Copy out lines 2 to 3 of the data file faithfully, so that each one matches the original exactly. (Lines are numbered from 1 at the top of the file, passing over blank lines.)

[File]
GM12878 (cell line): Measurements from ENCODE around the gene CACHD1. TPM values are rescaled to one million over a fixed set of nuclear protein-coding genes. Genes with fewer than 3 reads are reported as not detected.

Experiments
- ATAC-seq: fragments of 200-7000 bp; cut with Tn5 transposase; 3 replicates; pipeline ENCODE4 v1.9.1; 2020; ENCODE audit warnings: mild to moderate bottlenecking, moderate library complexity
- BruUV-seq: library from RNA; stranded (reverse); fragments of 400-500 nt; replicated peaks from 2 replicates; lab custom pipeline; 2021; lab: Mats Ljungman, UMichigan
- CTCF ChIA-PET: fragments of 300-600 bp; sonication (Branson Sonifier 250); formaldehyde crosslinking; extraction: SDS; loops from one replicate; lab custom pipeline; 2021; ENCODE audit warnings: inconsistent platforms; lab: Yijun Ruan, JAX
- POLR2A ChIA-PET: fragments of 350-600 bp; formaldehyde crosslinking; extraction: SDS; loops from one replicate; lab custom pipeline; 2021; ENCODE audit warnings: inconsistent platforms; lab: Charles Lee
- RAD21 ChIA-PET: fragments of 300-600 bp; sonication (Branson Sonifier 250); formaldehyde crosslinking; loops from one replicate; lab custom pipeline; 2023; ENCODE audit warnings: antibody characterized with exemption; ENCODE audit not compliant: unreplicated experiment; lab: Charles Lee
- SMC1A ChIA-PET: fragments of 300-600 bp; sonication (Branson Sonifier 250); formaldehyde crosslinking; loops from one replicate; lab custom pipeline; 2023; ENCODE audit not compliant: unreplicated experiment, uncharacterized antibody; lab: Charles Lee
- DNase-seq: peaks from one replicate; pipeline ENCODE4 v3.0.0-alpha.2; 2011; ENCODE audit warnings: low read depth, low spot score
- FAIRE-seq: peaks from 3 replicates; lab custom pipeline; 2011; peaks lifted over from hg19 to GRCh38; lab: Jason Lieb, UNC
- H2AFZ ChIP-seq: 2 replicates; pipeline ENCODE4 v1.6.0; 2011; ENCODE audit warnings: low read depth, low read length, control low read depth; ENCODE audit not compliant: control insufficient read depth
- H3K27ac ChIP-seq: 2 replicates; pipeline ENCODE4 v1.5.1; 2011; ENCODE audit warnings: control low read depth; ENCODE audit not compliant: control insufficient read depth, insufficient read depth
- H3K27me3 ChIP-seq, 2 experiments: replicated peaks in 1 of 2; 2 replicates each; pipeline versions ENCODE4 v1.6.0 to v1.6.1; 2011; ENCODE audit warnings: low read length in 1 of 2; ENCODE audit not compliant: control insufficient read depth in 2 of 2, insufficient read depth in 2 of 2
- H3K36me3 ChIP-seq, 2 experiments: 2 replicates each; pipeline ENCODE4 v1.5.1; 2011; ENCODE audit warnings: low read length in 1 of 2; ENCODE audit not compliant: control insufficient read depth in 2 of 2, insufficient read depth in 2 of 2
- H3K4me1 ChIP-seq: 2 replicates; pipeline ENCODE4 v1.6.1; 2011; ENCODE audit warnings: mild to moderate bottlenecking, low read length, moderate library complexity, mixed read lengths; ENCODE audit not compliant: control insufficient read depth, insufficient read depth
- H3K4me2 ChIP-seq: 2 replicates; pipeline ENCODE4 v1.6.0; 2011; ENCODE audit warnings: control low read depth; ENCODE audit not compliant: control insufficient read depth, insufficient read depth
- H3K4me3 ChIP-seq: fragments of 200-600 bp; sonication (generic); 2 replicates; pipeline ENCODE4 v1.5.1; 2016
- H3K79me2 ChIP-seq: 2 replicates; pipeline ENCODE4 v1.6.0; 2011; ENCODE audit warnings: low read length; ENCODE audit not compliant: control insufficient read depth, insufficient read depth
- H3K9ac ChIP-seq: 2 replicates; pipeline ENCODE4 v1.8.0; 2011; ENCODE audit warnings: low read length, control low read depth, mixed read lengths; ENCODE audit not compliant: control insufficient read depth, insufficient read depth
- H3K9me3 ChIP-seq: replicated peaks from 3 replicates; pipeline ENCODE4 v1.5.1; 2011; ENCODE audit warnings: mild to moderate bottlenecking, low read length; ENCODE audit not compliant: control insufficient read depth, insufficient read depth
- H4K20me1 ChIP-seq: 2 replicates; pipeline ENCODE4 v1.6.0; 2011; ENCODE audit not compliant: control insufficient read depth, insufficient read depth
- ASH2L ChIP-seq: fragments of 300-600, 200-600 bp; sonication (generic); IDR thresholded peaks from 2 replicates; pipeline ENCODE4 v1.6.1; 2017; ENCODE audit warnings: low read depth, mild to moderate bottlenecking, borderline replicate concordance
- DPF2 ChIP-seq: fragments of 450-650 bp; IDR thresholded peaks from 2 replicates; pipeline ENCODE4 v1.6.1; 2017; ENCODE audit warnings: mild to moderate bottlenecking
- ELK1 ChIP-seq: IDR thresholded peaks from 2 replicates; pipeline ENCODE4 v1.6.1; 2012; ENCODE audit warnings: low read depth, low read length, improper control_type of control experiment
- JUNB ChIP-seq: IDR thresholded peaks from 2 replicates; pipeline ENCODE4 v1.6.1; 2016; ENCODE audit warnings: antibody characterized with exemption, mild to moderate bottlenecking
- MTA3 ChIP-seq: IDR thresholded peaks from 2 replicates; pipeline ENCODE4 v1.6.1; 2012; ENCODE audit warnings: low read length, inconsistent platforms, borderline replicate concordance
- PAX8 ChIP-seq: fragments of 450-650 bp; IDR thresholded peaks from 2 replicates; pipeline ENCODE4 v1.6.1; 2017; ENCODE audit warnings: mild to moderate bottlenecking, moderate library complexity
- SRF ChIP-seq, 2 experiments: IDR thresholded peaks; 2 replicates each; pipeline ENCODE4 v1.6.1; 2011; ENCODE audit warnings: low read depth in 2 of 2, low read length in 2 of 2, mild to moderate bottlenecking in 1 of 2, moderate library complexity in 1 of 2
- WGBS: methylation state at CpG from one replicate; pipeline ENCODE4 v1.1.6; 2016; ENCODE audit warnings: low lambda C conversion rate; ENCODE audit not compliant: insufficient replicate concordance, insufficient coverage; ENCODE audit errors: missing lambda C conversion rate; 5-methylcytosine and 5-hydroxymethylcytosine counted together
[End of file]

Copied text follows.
Experiments
- ATAC-seq: fragments of 200-7000 bp; cut with Tn5 transposase; 3 replicates; pipeline ENCODE4 v1.9.1; 2020; ENCODE audit warnings: mild to moderate bottlenecking, moderate library complexity